The Lyric Symphony for Orchestra received the first prize in the 1983 Lancaster Summer Arts Festival Orchestral Competition. The world premiere performance during the 1983 Lancaster Summer Arts Festival by the Lancaster Symphony Orchestra was conducted by Stephen Gunzenhauser at Long’s Park Amphitheater in Lancaster, Pennsylvania.
This work is published by Seesaw/Subito Music of Verona, New Jersey.
Instrumentation: Piccolo, 2 Flutes, 2 Oboes, 2 Bassoons, 4 Horns, 2 trumpets, 3 Trombones, Timpani, 2 Percussion, Strings.
Performed 7/4/83 by the Lancaster Symphony Orchestra, Lancaster, Pennsylvania with Stephen Gunzenhauser as conductor.
Performed 2/11/96 by the Virginia Beach Symphony, Virginia Beach, Virginia, with David Kunkel as conductor.
Performed 4/30/98 by the Richmond Symphony, Richmond, Virginia, with George Manahan as conductor.
The Richmond Boys Choir is a real asset to this community and deserves the praise it has received locally and nationally. J.S. Bach’s inspiring “Jesu, Joy of Man’s Desiring” was sung with real feeling, excellent blend and understandable diction. Manahan directed chorus and orchestra, demonstrrating again what a good accompanying ensemble he leads. Billy Dye, the choir’s regular conductor, took the boys through “Poor Man Lazarus,” which was nicely syncopated and sung with true spiritual feeling.
Adding to the evening’s variety were two excerpts from Georges Bizet’s “Carmen.” Manahan’s vast experience with opera was revealed as the combined In Harmony Chorus, the boys chorus and the symphony performed the busy street scene. Sung in what sounded like idiomatic French, voices and orchestra blended to give a lively and colorful performance of this famous segment of the opera.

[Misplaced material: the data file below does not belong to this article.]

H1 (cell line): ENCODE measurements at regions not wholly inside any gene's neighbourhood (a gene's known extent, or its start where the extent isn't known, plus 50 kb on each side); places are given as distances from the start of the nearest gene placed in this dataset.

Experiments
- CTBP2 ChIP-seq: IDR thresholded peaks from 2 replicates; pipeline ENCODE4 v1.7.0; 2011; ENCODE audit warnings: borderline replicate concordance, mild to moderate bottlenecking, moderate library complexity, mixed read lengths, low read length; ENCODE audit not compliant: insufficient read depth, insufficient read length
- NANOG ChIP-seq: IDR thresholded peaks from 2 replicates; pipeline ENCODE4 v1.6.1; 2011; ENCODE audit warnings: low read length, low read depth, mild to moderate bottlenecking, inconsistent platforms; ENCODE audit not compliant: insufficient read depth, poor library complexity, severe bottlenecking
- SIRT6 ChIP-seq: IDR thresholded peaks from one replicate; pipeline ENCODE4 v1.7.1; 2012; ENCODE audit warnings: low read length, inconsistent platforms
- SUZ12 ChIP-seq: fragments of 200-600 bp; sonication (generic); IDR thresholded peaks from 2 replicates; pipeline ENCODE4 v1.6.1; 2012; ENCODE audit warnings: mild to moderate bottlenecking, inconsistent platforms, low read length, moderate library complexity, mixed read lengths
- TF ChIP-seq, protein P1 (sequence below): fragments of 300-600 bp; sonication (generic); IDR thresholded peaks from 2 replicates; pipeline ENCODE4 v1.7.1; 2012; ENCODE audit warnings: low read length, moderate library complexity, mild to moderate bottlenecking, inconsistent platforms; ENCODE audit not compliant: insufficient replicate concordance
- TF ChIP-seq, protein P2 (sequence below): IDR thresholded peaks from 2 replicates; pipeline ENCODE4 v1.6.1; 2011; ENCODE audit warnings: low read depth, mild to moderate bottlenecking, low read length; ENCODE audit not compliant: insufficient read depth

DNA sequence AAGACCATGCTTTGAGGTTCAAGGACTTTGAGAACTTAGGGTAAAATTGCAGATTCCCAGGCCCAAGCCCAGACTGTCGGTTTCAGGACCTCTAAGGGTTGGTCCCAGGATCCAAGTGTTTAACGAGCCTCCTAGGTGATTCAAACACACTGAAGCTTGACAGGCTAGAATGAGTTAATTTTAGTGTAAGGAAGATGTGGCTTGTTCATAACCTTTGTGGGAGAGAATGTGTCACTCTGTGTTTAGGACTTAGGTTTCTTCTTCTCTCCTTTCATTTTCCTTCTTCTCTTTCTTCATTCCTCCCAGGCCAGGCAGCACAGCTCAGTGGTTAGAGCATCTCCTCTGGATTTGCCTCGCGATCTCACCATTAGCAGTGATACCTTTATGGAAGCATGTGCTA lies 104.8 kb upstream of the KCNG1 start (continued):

Possibly the most famous aria from “Carmen” is the “Toreador Song,” sung by Escamillo with a brief assist from Carmen. James Laws was somewhat convincing convincing as the toreador, but he could have used a bit more swagger in his interpretation. He has a pleasing voice and good French diction, and he understands what he’s singing. The fact that he’s a gentleman does show, however. Lara Longsworth’s brief interlude as Carmen displayed a solid mezzo-soprano voice but was given too little to sing to judge her performance. The chorus returned to sing Roland Carter’s “You Must Have That True Religion,” featuring young Brian Peace as soloist. Peace’svery high soprano soared above orchestra and chorus, creating a lovely spiritual atmosphere. He was deservedly applauded by his listeners.
Barbara Green was soloist with the full choral and orchestral forces in “I Love the Lord He Heard Me Cry.” She has that real gospel feel that, combined with the voices and instuments at hand, made for a thrilling climax to a evemning of truly inspired music-making.